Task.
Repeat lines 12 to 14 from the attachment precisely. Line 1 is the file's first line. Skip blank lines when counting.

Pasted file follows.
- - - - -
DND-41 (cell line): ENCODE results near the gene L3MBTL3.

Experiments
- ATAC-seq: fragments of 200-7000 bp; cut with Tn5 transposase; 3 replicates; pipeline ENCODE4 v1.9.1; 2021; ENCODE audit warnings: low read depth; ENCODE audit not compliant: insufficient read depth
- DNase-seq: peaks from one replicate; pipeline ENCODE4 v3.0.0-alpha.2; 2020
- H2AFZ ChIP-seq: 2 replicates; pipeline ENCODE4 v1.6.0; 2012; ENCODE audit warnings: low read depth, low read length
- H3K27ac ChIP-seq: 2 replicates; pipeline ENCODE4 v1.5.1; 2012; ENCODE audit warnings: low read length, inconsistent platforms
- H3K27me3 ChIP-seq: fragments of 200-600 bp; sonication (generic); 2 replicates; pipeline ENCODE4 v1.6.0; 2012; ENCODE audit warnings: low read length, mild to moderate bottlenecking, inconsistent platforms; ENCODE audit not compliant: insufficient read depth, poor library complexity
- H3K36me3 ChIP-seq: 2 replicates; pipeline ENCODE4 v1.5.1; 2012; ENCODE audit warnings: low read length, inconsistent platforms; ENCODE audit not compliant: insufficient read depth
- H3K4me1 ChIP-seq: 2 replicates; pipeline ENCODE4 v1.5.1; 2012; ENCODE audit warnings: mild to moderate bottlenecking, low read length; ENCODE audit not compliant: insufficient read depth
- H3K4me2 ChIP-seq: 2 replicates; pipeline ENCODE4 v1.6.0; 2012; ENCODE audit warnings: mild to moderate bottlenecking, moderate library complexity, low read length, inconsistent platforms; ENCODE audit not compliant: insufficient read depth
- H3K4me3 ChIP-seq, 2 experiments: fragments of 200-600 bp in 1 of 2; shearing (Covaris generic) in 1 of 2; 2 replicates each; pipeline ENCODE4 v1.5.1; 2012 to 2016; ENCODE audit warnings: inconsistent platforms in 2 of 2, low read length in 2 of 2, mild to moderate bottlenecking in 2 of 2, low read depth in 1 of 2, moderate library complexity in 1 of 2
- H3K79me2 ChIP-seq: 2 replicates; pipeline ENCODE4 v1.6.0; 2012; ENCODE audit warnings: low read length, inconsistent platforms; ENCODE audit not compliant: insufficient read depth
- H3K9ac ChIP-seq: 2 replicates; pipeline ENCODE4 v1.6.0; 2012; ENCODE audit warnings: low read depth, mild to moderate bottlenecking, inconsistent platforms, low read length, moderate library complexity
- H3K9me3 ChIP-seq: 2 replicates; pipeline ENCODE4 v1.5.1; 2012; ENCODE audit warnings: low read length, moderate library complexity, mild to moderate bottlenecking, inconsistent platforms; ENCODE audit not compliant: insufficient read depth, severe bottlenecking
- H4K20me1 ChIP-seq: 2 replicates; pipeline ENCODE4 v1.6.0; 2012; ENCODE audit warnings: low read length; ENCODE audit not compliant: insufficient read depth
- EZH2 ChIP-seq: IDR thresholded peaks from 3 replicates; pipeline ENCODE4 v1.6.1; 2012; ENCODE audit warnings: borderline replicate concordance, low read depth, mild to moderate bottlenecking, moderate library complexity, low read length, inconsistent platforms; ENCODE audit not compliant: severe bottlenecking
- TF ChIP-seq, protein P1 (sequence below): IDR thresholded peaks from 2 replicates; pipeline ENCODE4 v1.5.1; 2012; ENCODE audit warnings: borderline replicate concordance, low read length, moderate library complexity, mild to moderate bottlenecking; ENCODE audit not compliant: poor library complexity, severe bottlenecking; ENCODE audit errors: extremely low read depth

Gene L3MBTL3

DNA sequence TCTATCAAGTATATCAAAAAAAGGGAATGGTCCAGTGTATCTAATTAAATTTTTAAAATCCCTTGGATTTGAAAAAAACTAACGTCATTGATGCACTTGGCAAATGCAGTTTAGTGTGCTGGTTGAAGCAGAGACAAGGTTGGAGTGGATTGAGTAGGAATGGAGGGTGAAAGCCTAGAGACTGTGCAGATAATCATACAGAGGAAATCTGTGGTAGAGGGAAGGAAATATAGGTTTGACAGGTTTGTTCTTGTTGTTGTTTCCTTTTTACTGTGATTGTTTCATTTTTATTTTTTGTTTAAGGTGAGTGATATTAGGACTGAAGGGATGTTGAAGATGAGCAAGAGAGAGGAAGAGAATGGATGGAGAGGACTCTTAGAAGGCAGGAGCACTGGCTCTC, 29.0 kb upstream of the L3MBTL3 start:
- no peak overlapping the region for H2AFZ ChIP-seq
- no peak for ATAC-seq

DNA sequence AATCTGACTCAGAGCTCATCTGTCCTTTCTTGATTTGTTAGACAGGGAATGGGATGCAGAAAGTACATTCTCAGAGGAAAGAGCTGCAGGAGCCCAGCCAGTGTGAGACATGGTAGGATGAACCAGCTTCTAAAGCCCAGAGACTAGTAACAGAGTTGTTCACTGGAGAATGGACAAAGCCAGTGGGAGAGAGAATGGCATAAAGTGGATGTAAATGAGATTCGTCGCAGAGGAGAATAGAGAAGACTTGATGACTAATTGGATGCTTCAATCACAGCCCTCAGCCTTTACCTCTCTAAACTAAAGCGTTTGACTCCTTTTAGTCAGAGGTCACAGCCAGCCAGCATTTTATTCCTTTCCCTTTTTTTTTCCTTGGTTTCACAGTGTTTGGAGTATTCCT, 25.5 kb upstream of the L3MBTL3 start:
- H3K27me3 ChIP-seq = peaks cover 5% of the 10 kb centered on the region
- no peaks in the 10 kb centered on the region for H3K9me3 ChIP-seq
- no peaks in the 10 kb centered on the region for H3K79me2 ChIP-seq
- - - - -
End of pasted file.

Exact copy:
- H3K79me2 ChIP-seq: 2 replicates; pipeline ENCODE4 v1.6.0; 2012; ENCODE audit warnings: low read length, inconsistent platforms; ENCODE audit not compliant: insufficient read depth
- H3K9ac ChIP-seq: 2 replicates; pipeline ENCODE4 v1.6.0; 2012; ENCODE audit warnings: low read depth, mild to moderate bottlenecking, inconsistent platforms, low read length, moderate library complexity
- H3K9me3 ChIP-seq: 2 replicates; pipeline ENCODE4 v1.5.1; 2012; ENCODE audit warnings: low read length, moderate library complexity, mild to moderate bottlenecking, inconsistent platforms; ENCODE audit not compliant: insufficient read depth, severe bottlenecking